“Yeah, Russell was against it. I wanted to do it,” Kathryn added. “I wanted to do the crossing with other people, and I wanted the kids to meet other kids so they would feel like this was a normal thing to do. And it’s been great.”
Russell agreed: “The main apprehension wasn’t the nearly 3,000 miles of ocean—it’s that we were doing it as a family.”
So how was the crossing? “The first week was good—light winds, so it was easy to cook, easy to get into a routine and do a bit of homeschooling,” Kathryn said. “But the second week was really tough. We had two sets of waves, the seas were confused, and there was a 12-foot swell. That week was really, really hard. The kids did well though. They weren’t ill, did arts and crafts every day, had movie nights. It’s nice to have the camaraderie of the ARC—we literally could always see another boat on AIS during the crossing, which was amazing. We didn’t expect that.” With the long voyage under their belt, the Hall family was looking forward to hanging out in the Caribbean for a bit before heading toward Panama and the Pacific.
Down the dock from Kathryn del Fuego, I found the Norwegian Dufour 430 VakiVaki, and the crew definitely had an interesting story. Aboard were Thomas Lien and his wife, Susann Nordhagen, and their two kids, along with friend Jo Borkhus and his two kids. “Yeah, it’s definitely a kid boat,” Nordhagen laughed.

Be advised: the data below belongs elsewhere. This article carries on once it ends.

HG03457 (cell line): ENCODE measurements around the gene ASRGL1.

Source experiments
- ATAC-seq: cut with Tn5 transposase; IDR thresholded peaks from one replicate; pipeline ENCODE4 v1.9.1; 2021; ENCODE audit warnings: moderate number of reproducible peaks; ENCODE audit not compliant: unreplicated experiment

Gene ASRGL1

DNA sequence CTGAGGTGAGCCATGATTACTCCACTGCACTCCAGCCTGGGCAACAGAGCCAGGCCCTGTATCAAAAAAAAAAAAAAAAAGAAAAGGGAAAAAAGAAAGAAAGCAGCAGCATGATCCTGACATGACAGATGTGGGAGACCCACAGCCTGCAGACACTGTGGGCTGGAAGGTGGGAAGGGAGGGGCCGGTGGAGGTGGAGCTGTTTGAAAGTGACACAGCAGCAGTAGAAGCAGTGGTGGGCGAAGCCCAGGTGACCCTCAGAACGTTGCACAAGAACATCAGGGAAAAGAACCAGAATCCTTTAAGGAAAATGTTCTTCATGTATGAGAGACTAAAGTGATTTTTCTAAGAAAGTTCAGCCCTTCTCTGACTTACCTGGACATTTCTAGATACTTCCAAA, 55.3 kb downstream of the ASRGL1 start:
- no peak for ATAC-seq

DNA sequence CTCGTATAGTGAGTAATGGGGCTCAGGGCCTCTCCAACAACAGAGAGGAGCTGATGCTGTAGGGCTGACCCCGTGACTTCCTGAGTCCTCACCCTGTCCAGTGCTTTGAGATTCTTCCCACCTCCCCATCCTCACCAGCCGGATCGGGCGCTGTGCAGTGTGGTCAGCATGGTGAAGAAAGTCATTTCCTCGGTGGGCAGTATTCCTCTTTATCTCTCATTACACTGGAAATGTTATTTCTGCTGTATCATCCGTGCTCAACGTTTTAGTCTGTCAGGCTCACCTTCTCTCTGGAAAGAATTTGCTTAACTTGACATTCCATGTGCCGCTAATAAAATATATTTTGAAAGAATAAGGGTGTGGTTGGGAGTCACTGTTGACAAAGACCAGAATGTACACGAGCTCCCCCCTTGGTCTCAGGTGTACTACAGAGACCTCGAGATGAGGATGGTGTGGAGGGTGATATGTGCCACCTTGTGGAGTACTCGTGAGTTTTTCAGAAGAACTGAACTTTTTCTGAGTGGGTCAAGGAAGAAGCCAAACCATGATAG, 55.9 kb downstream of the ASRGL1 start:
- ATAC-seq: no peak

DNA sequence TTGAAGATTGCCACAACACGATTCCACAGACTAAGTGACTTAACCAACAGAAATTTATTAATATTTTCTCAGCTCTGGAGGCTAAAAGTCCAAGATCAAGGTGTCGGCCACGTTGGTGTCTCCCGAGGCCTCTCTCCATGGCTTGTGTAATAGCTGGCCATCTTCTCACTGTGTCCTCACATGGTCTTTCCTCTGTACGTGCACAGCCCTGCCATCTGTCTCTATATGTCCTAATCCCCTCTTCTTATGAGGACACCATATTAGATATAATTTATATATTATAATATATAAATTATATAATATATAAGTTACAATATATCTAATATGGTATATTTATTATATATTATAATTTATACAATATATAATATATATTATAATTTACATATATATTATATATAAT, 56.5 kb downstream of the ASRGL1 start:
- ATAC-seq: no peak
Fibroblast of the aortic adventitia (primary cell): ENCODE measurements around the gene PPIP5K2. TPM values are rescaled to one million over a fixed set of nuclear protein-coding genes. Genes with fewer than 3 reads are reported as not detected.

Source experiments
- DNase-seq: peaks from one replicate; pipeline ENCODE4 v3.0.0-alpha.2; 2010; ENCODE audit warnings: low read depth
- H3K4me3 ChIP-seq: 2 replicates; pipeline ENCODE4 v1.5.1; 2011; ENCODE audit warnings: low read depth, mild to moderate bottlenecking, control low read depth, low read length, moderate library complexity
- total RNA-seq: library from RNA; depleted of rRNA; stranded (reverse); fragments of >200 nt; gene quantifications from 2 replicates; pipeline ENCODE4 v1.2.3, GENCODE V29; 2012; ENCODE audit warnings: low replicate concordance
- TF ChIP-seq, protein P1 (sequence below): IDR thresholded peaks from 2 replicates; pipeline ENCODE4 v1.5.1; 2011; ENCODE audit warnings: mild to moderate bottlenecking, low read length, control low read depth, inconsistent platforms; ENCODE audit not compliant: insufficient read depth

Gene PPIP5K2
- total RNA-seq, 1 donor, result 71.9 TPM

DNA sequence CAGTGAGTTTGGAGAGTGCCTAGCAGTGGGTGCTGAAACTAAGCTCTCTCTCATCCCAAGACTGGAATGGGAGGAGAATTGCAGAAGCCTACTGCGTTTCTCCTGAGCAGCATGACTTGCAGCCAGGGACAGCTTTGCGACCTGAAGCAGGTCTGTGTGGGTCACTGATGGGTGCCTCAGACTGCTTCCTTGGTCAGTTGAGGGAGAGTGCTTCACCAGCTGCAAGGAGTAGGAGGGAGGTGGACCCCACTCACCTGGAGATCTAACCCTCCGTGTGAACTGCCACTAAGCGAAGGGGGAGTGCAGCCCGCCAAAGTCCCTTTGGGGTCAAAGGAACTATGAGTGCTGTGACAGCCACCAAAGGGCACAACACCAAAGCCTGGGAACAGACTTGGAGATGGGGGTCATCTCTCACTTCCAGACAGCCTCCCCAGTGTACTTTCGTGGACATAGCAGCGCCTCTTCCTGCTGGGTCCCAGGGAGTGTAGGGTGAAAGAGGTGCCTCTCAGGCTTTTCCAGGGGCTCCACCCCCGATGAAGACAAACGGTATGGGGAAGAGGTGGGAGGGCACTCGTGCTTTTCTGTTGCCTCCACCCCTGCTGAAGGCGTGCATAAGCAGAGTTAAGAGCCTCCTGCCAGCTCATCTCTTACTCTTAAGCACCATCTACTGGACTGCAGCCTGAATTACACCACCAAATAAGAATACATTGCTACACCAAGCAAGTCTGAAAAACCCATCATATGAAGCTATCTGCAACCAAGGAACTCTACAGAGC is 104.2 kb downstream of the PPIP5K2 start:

Lien, a filmmaker, already had a circumnavigation under his belt, and the whole family had extensive sailing experience in the Pacific as well as around Norway. VakiVaki was a new boat for the family, chosen because “it was the smallest boat that could fit two families,” Lien said. “It has eight beds, and we like the layout.”
“We actually weren’t going to go traveling,” Nordhagen added. “We were planning to bring the boat home to Norway [from Germany]. And then we turned left instead.”
“And here we are!” Lien said.
Although everyone aboard had plenty of experience, it was their first ARC. “Before we thought, The ARC is more for the old and settled—we’re the hippies; we don’t need to do the ARC.” Then Lien laughed and added: “Now we’re old and settled ourselves. We thought it would be fun, mainly for the kids. We didn’t join the ARC so much for the safety reasons, more for the fun.” The family’s extended plans include spending time in the Caribbean, followed by travels north to the US, Canada, Greenland, Iceland and then home to Norway. Lien is planning to film another season of the family’s series, Message in a Bottle, along the way (check out season one on YouTube below).